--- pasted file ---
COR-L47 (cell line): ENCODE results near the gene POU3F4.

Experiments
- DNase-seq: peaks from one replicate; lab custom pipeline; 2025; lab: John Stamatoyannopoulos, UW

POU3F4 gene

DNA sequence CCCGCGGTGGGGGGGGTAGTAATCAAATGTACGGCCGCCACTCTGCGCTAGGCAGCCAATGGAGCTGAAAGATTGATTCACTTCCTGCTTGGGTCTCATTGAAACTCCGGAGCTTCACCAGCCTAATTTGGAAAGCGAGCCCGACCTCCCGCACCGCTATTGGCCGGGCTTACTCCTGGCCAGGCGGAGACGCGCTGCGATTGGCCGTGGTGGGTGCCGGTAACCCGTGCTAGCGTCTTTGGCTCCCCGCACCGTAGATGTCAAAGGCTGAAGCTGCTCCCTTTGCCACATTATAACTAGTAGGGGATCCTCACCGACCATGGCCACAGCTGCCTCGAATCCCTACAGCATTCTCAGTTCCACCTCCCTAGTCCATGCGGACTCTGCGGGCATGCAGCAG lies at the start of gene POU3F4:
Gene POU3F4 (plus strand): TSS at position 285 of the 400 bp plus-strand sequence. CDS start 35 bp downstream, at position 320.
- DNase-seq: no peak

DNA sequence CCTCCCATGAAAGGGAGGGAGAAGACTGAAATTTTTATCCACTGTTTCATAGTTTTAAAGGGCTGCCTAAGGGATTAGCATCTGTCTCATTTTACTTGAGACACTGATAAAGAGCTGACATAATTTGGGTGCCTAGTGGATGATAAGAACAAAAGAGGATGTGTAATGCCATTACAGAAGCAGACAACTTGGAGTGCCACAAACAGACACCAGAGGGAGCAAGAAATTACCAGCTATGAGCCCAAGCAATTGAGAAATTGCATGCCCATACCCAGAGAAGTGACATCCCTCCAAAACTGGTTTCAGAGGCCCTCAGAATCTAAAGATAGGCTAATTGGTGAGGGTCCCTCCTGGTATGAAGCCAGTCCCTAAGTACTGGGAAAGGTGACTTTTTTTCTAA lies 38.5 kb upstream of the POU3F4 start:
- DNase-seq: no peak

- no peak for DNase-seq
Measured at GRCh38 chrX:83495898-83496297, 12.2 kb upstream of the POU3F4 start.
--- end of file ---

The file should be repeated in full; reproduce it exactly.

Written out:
COR-L47 (cell line): ENCODE results near the gene POU3F4.

Experiments
- DNase-seq: peaks from one replicate; lab custom pipeline; 2025; lab: John Stamatoyannopoulos, UW

POU3F4 gene

DNA sequence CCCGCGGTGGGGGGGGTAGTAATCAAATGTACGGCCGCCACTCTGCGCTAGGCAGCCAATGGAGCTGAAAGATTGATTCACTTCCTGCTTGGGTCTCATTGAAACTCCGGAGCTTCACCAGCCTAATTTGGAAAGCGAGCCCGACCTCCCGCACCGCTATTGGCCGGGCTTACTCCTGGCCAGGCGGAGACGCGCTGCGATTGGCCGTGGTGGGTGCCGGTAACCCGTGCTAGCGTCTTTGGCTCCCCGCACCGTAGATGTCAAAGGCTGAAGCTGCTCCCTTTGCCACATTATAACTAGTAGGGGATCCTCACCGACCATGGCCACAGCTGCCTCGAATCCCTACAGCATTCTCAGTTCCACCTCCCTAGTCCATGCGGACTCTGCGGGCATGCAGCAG lies at the start of gene POU3F4:
Gene POU3F4 (plus strand): TSS at position 285 of the 400 bp plus-strand sequence. CDS start 35 bp downstream, at position 320.
- DNase-seq: no peak

DNA sequence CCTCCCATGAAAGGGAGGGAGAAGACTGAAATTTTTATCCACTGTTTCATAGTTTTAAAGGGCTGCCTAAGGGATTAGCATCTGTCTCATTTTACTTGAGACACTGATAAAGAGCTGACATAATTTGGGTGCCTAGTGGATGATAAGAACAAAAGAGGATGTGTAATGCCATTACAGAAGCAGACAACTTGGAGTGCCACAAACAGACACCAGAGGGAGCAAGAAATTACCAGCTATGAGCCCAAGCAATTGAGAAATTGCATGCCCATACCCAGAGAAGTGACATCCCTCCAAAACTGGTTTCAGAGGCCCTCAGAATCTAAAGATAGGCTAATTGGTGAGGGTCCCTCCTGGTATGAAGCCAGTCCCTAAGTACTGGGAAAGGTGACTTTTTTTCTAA lies 38.5 kb upstream of the POU3F4 start:
- DNase-seq: no peak

- no peak for DNase-seq
Measured at GRCh38 chrX:83495898-83496297, 12.2 kb upstream of the POU3F4 start.